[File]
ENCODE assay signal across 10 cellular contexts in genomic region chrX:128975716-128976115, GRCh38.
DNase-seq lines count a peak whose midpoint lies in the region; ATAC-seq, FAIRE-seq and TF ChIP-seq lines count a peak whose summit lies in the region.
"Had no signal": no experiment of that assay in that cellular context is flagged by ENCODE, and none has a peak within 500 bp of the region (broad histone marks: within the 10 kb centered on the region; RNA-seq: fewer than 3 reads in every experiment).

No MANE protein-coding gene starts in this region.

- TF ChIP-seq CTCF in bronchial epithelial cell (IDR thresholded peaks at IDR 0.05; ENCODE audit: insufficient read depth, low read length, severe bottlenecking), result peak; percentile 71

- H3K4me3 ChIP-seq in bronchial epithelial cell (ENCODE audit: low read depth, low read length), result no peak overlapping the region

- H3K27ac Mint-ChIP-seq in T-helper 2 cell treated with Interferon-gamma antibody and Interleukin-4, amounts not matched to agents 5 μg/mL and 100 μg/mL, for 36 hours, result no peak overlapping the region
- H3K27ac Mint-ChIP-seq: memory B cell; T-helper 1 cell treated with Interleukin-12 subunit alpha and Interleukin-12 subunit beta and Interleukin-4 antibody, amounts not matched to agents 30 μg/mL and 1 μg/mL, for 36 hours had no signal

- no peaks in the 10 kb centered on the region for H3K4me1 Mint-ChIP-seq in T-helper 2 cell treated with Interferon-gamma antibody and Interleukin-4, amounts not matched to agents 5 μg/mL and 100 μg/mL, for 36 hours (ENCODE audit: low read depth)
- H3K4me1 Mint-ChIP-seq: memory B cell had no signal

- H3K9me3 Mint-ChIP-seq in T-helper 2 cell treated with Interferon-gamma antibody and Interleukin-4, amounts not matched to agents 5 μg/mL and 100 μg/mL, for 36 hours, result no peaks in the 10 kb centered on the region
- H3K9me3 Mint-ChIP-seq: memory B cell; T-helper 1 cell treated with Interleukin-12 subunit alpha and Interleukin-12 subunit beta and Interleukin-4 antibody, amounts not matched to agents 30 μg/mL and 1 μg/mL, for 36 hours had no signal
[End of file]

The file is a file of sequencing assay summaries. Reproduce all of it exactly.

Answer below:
ENCODE assay signal across 10 cellular contexts in genomic region chrX:128975716-128976115, GRCh38.
DNase-seq lines count a peak whose midpoint lies in the region; ATAC-seq, FAIRE-seq and TF ChIP-seq lines count a peak whose summit lies in the region.
"Had no signal": no experiment of that assay in that cellular context is flagged by ENCODE, and none has a peak within 500 bp of the region (broad histone marks: within the 10 kb centered on the region; RNA-seq: fewer than 3 reads in every experiment).

No MANE protein-coding gene starts in this region.

- TF ChIP-seq CTCF in bronchial epithelial cell (IDR thresholded peaks at IDR 0.05; ENCODE audit: insufficient read depth, low read length, severe bottlenecking), result peak; percentile 71

- H3K4me3 ChIP-seq in bronchial epithelial cell (ENCODE audit: low read depth, low read length), result no peak overlapping the region

- H3K27ac Mint-ChIP-seq in T-helper 2 cell treated with Interferon-gamma antibody and Interleukin-4, amounts not matched to agents 5 μg/mL and 100 μg/mL, for 36 hours, result no peak overlapping the region
- H3K27ac Mint-ChIP-seq: memory B cell; T-helper 1 cell treated with Interleukin-12 subunit alpha and Interleukin-12 subunit beta and Interleukin-4 antibody, amounts not matched to agents 30 μg/mL and 1 μg/mL, for 36 hours had no signal

- no peaks in the 10 kb centered on the region for H3K4me1 Mint-ChIP-seq in T-helper 2 cell treated with Interferon-gamma antibody and Interleukin-4, amounts not matched to agents 5 μg/mL and 100 μg/mL, for 36 hours (ENCODE audit: low read depth)
- H3K4me1 Mint-ChIP-seq: memory B cell had no signal

- H3K9me3 Mint-ChIP-seq in T-helper 2 cell treated with Interferon-gamma antibody and Interleukin-4, amounts not matched to agents 5 μg/mL and 100 μg/mL, for 36 hours, result no peaks in the 10 kb centered on the region
- H3K9me3 Mint-ChIP-seq: memory B cell; T-helper 1 cell treated with Interleukin-12 subunit alpha and Interleukin-12 subunit beta and Interleukin-4 antibody, amounts not matched to agents 30 μg/mL and 1 μg/mL, for 36 hours had no signal